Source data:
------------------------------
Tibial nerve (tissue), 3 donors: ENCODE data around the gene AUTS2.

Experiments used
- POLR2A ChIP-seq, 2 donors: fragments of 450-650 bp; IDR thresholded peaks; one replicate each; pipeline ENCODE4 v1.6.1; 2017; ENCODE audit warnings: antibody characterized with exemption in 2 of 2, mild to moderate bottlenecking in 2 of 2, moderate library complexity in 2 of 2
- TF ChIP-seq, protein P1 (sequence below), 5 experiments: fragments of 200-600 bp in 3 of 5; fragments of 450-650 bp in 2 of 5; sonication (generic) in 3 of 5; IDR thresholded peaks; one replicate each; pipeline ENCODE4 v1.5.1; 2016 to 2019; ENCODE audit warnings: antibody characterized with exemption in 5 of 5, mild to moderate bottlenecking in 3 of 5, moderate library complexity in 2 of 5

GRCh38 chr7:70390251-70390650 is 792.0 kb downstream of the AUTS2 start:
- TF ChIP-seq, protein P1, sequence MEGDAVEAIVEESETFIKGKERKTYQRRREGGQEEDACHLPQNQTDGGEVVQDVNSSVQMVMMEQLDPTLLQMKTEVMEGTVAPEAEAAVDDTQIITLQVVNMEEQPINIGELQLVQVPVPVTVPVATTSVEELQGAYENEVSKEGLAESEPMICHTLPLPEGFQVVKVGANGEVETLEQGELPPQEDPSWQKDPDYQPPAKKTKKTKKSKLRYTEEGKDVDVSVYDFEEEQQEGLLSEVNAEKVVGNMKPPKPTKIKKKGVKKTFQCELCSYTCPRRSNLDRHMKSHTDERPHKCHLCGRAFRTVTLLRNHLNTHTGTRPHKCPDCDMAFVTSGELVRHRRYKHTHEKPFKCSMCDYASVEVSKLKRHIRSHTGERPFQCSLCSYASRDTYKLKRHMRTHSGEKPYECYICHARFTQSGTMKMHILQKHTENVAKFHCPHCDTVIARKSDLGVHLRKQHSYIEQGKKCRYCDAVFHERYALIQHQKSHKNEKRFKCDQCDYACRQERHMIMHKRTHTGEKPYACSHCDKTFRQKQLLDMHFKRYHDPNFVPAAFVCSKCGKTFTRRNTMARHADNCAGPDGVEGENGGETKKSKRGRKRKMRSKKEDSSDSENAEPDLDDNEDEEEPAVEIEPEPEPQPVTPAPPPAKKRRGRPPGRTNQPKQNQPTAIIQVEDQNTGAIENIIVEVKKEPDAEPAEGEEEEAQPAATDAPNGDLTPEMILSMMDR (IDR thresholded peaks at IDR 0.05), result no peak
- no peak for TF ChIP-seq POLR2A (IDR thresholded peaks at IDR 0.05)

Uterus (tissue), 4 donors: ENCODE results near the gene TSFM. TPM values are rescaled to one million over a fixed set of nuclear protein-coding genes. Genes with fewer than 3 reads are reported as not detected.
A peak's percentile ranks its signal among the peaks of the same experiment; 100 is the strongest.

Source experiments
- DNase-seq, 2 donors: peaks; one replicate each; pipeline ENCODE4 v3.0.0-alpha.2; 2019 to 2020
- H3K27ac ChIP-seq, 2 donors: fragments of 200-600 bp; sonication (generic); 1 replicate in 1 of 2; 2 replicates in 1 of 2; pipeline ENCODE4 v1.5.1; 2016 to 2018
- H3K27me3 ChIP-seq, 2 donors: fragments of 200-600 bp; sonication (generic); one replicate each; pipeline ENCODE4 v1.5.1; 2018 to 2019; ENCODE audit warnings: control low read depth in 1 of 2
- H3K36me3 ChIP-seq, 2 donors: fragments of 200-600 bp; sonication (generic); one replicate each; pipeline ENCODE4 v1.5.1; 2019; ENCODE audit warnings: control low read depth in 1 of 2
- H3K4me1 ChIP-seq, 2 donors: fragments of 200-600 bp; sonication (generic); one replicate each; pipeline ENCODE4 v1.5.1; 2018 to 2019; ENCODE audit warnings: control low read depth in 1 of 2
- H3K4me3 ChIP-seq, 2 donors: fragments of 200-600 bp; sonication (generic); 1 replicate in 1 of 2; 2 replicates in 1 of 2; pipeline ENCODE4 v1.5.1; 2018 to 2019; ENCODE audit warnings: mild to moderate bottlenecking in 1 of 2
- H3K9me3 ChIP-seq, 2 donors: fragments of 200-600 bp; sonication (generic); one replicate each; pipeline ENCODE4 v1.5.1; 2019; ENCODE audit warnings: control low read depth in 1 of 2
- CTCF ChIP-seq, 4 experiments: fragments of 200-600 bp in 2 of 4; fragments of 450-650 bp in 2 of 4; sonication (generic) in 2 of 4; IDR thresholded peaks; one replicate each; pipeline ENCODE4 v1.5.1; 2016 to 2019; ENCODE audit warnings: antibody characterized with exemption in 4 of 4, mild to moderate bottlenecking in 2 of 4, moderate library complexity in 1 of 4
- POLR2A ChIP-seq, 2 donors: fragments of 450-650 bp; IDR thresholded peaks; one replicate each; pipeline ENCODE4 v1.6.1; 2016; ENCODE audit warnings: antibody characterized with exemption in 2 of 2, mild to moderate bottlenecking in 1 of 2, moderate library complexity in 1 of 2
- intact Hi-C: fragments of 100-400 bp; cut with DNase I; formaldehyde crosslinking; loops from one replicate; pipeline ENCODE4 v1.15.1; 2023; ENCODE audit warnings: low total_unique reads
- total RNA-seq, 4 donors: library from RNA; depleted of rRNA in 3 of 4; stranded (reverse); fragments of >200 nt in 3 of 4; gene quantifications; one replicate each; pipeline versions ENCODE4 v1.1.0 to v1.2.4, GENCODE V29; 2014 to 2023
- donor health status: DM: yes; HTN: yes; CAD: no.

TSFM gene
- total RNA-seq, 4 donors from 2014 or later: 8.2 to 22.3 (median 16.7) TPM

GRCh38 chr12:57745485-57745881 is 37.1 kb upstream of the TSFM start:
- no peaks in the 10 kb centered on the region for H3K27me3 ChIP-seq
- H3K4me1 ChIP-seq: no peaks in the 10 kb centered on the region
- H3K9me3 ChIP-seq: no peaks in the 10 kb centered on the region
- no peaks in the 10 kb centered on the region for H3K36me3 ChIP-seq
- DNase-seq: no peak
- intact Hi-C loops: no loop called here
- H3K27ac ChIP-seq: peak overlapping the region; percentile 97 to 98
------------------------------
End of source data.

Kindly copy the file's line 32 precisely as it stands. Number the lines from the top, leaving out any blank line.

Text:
- H3K27ac ChIP-seq: peak overlapping the region; percentile 97 to 98